I’d say this doesn’t have anything really to do with the 64 Arts only, well… all of this is about living a more creative life and today’s post is all about making time for a little creative play and recharging relationships, so take from it what you will.


A couple of weeks ago, on my way home from the farmers’ market, I spied a new shop sign in Market Square. A short search later I’d found Firefly Pottery–a brand-spanking-new paint your own pottery shop and then some opening less than 5 minutes from my front door. Oh, this could be dangerous!

I love paint your own pottery shops! You walk in, pick your piece and your colors and then settle into a chair for however long it takes to take that green clay object to what it was meant to be. You pay the fee and wait a week and come back to a transformed piece that’s been glazed and fired to a very shiny finish. Pretty sweet!

Now, this new place had a bit of a twist hiding inside. Not only did they have a fairly well-stocked paint-your-own selection (there’s a cake stand there that I just HAVE to go back for one day when I’ve got plenty of time and a bit of extra cash), they also have a mosaic section as well as glass fusing! Even better? They will melt down your empty wine bottles for a price, making awesome platters or shallow bowls if you use one of their molds. Those two boxes of empties in my craft room might find their way to flat before too long!

But this day I was in the mood to paint. I was also in the mood for a little girl time so my BFF and I headed over after a late lunch, picked out our pieces (her a dragon, me a monkey–of course!) and spent the next 3 hours chatting and dabbing bits of paint around. Heaven!

Jenn & Teresa Paint Pottery

Jenn & Teresa Paint Pottery

Now, I went with a gal-pal but this is easily a prime alone-time activity. In The Artist’s Way, Julia Cameron encourages individuals to have a weekly “artist’s date” where you go off someplace, by yourself, and do something that is enriching, inspiring or otherwise creativity-sparking. This isn’t just for capital-A-Artists, this is for anyone looking to get a little more creativity in their day-to-day.

Pottery not your thing? Quite understandable. Head out to a museum, a park, a stroll around a lake, take in a movie or treat yourself to a facial if what you’re crying out for is a little self-love. Heck, go to the dollar store and pick up some crayons and a coloring book or a little toy to amuse yourself with. Anything that helps to unlock that childlike glee and wonder in your life, certainly can’t hurt!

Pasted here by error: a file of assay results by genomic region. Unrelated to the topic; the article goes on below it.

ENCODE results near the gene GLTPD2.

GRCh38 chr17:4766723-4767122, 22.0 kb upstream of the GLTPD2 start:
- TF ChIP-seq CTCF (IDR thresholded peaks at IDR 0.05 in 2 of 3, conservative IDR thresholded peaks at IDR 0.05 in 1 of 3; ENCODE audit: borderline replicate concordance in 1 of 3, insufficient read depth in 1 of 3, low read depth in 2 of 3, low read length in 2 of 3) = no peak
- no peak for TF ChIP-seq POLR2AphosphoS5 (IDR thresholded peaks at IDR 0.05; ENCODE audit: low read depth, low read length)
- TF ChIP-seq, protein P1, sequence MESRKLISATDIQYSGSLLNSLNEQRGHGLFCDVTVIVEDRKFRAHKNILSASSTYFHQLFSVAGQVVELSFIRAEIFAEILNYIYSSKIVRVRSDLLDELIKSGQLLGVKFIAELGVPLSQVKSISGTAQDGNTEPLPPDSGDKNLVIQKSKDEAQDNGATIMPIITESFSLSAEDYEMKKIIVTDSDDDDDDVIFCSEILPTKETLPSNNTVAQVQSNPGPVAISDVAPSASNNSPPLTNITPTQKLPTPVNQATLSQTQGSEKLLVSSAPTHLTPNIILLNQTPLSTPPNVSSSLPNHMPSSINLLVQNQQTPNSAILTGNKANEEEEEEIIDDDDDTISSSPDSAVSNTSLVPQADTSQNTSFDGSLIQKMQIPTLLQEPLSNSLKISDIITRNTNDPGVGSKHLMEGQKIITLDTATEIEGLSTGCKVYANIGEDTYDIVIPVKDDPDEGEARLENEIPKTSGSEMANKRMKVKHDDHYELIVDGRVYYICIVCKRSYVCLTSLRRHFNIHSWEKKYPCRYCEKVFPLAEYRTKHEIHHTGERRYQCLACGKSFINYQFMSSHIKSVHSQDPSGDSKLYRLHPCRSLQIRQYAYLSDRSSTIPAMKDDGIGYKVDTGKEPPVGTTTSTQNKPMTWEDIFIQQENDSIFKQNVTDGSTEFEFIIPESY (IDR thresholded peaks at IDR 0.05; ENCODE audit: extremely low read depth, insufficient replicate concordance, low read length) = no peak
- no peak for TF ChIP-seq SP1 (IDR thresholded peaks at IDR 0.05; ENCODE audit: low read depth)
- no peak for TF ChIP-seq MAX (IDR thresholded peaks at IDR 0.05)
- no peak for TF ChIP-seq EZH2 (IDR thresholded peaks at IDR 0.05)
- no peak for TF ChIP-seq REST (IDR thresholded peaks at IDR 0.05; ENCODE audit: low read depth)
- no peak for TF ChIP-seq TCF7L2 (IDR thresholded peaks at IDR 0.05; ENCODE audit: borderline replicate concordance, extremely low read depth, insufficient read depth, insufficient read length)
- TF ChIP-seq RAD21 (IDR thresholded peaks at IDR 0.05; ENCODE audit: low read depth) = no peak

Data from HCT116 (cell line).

Painted Monkey

Obviously, for my day at Firefly Studio, I painted a little monkey figurine. They actually have 3 others, plus a monkey-shaped mosaic form, so the next several visits (oh yes, I’ll be going back) will be monkeys galore. In fact, when I went in to pick up this little guy, they recognized me as “the monkey lady.” Guess I made an impression, huh?

For those curious how I got the fur-like coloring on his body, here’s a how I did it:

  • Start with 3 shades of brown: light, medium and dark
  • Give the hands, feet and face 2 or 3 coats of the lightest color (the color deepens with each layer of glaze you add, so keep track of what you’ve gone over once already)
  • Give the body 2 coats of the medium brown
  • With the dark brown and a small brush, make short strokes along the surface of the “fur” sections, only 1 coat

Painted Fur Close-UpThis was totally an experiment and I really didn’t know if it would work until I went and picked the little guy up. Thankfully, the single-strength dark over the double-strength medium provided just enough contrast to create a great fur-like pattern without being too stark a contrast. Yay for experimentation!

Here’s a close-up of his fur, so you can better see what I mean. This layering technique could be used for all sorts of fur-type patterns from giraffe and leopard spots to tiger stripes to kitty fur. Also, creating visual interest in trees and grassy areas of a larger scene.

Got those creative juices pumping yet?